Two current vintages of an under-appreciated marvel are going for a song.
2018 from AU$14.99, €10.90, NZ$19.95, HK$160, 160 Chinese yuan
2019 from AU$15, €10.80, NZ$19.99, 39.90 Norwegian kroner, £14.99
Every now and then – though perhaps not as often as I’d like – a wine comes along that is obviously and absurdly underpriced. These are two of them.
Wynns is the historic Coonawarra estate, founded in 1891 by John Riddoch and rescued from being turned into a wool-shed in the early 1950s, when Australians were much more interested in sweet fortified wines than dry red ones, by David Wynn. It was David Wynn, who went on to found Mountadam in the Adelaide Hills, who renamed the Coonawarra property Wynns and commissioned the clever woodcut of the winery that makes Wynns’ labels so striking.
Today Wynns is part of the massive Treasury Wine Estates group, whose most treasured brand is Penfolds and, with Coonawarra being a one-horse town on the way to nowhere in the far south-east corner of South Australia, it does not get anything like the attention it deserves.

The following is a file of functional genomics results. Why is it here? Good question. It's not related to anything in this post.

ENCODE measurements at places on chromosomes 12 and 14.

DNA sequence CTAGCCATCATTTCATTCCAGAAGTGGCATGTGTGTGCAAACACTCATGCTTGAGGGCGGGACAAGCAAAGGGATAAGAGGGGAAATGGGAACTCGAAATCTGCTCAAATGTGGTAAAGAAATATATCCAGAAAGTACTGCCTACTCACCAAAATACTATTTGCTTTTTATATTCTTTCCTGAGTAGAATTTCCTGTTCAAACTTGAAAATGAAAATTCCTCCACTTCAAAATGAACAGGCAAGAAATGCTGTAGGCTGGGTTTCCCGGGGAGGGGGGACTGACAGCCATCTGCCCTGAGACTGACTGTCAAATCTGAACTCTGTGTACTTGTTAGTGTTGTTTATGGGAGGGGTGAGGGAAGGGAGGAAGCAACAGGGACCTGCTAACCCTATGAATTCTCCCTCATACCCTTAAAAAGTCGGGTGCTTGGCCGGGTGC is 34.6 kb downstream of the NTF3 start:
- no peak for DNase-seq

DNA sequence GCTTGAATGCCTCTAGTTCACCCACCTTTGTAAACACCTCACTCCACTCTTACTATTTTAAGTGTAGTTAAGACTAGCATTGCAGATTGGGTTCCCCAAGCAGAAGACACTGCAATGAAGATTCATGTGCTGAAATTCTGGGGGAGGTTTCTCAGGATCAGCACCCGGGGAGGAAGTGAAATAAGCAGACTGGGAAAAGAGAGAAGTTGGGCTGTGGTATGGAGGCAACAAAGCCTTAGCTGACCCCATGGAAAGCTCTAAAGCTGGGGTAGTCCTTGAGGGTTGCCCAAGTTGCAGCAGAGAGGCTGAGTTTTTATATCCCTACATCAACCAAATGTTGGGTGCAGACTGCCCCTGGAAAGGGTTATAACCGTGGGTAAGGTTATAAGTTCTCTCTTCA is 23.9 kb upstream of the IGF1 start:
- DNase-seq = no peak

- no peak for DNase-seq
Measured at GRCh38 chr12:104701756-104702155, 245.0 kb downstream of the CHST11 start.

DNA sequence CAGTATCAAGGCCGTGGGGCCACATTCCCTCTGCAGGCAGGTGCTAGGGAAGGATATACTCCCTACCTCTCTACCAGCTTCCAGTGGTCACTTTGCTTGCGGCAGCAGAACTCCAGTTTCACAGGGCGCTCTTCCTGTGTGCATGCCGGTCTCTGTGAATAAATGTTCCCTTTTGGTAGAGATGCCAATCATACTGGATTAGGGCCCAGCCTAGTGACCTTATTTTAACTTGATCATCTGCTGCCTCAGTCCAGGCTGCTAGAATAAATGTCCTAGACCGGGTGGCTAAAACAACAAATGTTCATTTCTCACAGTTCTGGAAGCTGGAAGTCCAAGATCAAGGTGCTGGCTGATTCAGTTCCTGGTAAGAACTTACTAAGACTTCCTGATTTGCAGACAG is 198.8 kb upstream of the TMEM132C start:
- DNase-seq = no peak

There is the other factor that, once a vibrant market for Australian dry reds was established, Coonawarra and its famous terra rossa (pictured at the top of this article) became synonymous with Cabernet Sauvignon, which was, for a long time, so much more fashionable than Shiraz. (It was not that long ago that Shiraz was routinely uprooted in the Barossa Valley to make way for Cabernet.)
So Shiraz (called Hermitage on Wynns labels until 1994) has been seen, including presumably by those in Treasury’s head office, as very much an also-ran in Wynns’ portfolio. This is a shame since, as James Halliday noted in his 1985 Australian Wine Compendium after a set of tasting notes on the estate’s Cabernets, ‘Wynns’ Coonawarra Estate Hermitage has an equally proud history. The wines made in 1953, 1954 and 1955 are still absolutely remarkable, equal to the very greatest wines produced in Australia in those years.’
Hence current prices for Wynns Estate Shiraz that are almost inexplicably low. Big companies do big deals and often need bargaining chips. I fear this wine has become one of these. But why not take advantage of this?
I tasted the 2018 recently and was blown away by the combination of quality and price. So much so that, even though I had many more expensive and respected wines available, Nick and I chose to drain this particular bottle over the next two nights. The alcohol level of this wine is reasonable. And the bottle weight is agreeably modest, well under 600 g. Here’s my tasting note, made at the same time as tasting Wynns Coonawarra Cabernet 2019:
Full screwcapped bottle a very reasonable 1,288 g.